4) The method of claim 1, wherein the act (g) includes the acts of:
displaying advertising and marketing materials within the digital display of the receiving device;
displaying advertising and marketing materials as backgrounds to caller Ids;
displaying advertising and marketing messages as headers or footers to text messages; and
displaying advertising messages as pre-screens, sidelines or end-screens of picture messages.
5) The method of claim 1, further comprising the act of:
(i) authorizing third parties to use the distributor account to manage the circulation of advertising and marketing materials.
6) The method of claim 1, further comprising the acts of:
(j) using specific devices with each number registered in the account for distribution of advertising and marketing materials; and
(k) loading in the device codes and templates for identification, transmission and display formatting of the selected for dissemination advertising and marketing materials.
7) The method of claim 1, further comprising the acts of:
(l) rewarding peer-to-peer distributors for the advertising impressions displayed on the recipients' devices; and
(m) exchanging accumulated rewards for goods and services.
8) The method of claim 7, wherein the act (l) includes the act of:
allocating rewards based on the frequency and rate of the displayed advertising and marketing materials.
9) The method of claim 1, further comprising the acts of:
(n) accessing all sent and received advertising and marketing materials by using directly a telecommunication device or from within an account; and
(o) responding to advertising and marketing materials by using directly a telecommunication device or from within an account.
10) A system for posting, transmitting and tracking peer-to-peer circulation of advertising and marketing materials, comprising:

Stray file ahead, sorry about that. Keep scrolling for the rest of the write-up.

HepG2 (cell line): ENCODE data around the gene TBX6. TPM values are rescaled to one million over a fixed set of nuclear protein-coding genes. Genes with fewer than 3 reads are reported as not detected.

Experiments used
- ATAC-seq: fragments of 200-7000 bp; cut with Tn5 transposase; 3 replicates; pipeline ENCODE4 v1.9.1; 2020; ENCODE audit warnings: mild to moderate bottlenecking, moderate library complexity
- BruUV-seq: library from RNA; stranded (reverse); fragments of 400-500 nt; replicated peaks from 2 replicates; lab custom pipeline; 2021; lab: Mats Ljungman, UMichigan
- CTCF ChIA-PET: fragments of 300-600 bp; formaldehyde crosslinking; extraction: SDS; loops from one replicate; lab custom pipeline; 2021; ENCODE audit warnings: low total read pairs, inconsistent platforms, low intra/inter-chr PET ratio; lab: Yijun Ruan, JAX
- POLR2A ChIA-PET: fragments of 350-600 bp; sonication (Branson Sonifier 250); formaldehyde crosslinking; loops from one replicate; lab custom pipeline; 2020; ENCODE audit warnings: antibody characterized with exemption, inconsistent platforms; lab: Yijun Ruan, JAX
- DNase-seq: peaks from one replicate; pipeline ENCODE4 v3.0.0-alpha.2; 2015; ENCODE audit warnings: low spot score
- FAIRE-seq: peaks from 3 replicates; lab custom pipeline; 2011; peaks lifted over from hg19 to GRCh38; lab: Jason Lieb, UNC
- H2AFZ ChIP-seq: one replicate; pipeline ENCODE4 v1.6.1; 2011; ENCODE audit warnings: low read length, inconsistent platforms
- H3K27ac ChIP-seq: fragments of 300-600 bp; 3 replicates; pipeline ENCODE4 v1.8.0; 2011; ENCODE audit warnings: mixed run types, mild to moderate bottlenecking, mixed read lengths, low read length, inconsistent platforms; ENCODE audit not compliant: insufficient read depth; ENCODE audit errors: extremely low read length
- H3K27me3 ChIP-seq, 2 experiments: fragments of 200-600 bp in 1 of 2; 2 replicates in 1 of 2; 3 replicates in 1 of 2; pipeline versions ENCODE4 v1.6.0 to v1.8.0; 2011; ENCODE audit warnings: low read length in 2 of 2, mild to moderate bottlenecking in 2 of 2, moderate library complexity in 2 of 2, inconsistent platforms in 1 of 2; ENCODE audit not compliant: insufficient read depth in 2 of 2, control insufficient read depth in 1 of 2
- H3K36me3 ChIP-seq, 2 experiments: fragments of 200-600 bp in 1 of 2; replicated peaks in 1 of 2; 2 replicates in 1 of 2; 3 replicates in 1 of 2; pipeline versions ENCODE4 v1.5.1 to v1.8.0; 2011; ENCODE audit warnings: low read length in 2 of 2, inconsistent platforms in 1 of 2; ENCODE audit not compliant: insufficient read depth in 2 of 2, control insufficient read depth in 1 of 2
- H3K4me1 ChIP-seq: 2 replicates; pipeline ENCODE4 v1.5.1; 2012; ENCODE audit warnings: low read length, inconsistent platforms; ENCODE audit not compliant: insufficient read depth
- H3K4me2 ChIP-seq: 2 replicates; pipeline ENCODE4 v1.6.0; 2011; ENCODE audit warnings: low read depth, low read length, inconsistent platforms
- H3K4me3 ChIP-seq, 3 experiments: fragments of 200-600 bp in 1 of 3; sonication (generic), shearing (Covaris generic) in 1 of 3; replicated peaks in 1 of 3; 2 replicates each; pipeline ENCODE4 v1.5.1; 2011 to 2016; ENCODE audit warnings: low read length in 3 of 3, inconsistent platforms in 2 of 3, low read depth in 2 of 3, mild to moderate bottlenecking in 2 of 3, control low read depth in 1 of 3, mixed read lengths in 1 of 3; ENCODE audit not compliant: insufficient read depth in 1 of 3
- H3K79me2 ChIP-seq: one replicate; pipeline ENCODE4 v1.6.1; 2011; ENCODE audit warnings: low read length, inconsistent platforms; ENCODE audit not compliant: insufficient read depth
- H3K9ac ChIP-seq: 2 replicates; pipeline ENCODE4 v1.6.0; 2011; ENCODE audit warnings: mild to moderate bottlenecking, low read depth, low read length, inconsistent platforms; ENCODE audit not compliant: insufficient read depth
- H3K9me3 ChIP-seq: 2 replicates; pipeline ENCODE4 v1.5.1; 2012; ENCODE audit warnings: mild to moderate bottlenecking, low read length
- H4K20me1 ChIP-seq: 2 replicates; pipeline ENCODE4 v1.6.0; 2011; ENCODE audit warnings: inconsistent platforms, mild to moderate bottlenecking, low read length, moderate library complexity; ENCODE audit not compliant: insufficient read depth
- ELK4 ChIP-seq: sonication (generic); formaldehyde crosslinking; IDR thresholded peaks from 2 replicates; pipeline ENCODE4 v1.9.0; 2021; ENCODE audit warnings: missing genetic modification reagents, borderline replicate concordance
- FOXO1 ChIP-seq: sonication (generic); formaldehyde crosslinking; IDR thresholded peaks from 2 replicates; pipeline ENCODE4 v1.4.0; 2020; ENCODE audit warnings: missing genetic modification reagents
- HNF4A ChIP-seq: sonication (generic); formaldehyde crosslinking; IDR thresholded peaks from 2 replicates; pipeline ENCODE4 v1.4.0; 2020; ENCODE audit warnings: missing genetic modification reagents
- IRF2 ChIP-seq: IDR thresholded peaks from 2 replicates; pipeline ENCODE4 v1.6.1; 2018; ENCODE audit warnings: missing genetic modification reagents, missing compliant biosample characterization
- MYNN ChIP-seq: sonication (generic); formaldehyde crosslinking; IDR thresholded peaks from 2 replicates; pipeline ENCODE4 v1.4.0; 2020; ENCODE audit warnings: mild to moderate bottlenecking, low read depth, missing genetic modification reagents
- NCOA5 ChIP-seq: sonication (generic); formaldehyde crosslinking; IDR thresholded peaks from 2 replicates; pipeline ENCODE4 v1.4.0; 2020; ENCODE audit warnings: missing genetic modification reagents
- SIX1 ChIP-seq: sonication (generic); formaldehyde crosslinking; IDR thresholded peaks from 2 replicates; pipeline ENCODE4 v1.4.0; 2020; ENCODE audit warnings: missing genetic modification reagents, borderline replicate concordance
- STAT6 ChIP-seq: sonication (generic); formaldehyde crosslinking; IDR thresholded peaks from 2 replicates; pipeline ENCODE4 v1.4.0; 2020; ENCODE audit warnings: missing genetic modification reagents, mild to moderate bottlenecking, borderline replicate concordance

(a) A processing system for posting, selection and transmission of advertising and marketing materials associated with peer-to-peer distribution accounts, wherein the materials are embedded and displayed on recipients' devices during incoming calls, text and picture messages;
(b) A transaction system that acquires and captures information about distributors' outbound calls, wherein the outbound calling information includes information about the advertising and marketing material displayed on the recipient's device;
(c) A network that connects to the transaction and processing systems;
(d) An integration system that links advertising and marketing materials circulation data with account information.
11) The system in claim 10, further comprising of:
(e) A processing system that identifies the displayed advertising material and allocates reward to the distributor's account, wherein the reward allocation is based on predefined rules.
Description

This application is a continuation of our provisional patent application No. 60/537,718, filed on Jan. 22, 2004, now abandoned.

FIELD OF THE INVENTION

The present invention relates to transaction processing, analysis systems, marketing application systems, and marketing loyalty programs. In particular, it relates to the use of those systems to facilitate marketing material distribution in a peer-to-peer telecommunications network.

BACKGROUND OF THE INVENTION

The telephone has been recognized and used as a valuable and effective marketing tool for a long time. Direct marketing, i.e., the method of calling individuals selected from acquired lists of phone numbers to present to them consumer offers, has grown into an entire industry with hundreds of call centers employing many telemarketers.